For food hunting, weekends are the best time to visit Oakland's Fruitvale neighborhood, wrote John Birdsall in response to my query. "One bonus of Sunday," he added, is "all the activity around St. Elizabeth church on 34th St., especially the throngs who show up for the delicious Guadalajara-style barbacoa tortas ahogadas at the little trailer Pipirin."
At one time lamb was reportedly Pipirin's barbacoa of choice; the stand's current commercially printed signs now speak of "juicy beef." So did the proprietor. Though he had good words for the lengua, or beef tongue, and pierna, or leg of pork, we sealed our transaction when he handed over a beef barbacoa torta ahogada ($6) wet with a thin bright spicy sauce. The torta, and a wad of napkins; literally, ahogada means "drowned."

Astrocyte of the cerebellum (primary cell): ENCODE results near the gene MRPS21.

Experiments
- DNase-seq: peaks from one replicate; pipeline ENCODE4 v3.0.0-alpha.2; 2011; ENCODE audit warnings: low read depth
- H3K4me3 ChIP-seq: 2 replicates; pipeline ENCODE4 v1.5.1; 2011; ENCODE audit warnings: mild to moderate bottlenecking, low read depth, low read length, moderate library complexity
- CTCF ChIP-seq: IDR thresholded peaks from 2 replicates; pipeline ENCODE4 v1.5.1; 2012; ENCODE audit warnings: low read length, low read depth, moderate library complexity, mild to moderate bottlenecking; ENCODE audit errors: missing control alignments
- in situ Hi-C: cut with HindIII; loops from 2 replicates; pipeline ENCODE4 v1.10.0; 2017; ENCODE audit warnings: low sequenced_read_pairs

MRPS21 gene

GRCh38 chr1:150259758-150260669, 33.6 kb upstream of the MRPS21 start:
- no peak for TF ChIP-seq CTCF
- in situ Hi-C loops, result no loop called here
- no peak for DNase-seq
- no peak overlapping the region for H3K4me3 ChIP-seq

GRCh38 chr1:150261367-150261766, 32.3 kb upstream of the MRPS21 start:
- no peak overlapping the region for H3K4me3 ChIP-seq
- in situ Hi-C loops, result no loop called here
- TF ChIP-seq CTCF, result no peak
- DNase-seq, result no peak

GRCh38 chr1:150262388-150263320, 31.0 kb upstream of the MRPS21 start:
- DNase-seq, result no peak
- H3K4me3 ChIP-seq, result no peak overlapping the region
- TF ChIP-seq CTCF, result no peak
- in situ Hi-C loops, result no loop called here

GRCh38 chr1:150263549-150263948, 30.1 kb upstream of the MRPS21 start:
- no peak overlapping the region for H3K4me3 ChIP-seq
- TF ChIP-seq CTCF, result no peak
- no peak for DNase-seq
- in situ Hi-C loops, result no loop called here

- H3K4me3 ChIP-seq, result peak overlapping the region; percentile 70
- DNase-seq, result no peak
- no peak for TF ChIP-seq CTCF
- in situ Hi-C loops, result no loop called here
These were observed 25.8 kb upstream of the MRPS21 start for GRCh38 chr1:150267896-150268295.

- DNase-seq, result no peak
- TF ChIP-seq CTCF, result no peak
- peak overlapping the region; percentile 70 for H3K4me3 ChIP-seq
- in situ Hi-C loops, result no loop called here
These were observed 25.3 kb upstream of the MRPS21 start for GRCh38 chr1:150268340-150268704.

If I spent more time in the Bay Area, Birdsall's delightful reviews would be my constant study. As for food hunting in New York, it's a mystery that tortas ahogadas are near-impossible to find. We do have the napkins.
In the parking lot at 34th Ave. and Farnam St., Oakland
Exact hours unknown, but reportedly closed after 6:00 and all day Monday
(From an August 2011 visit)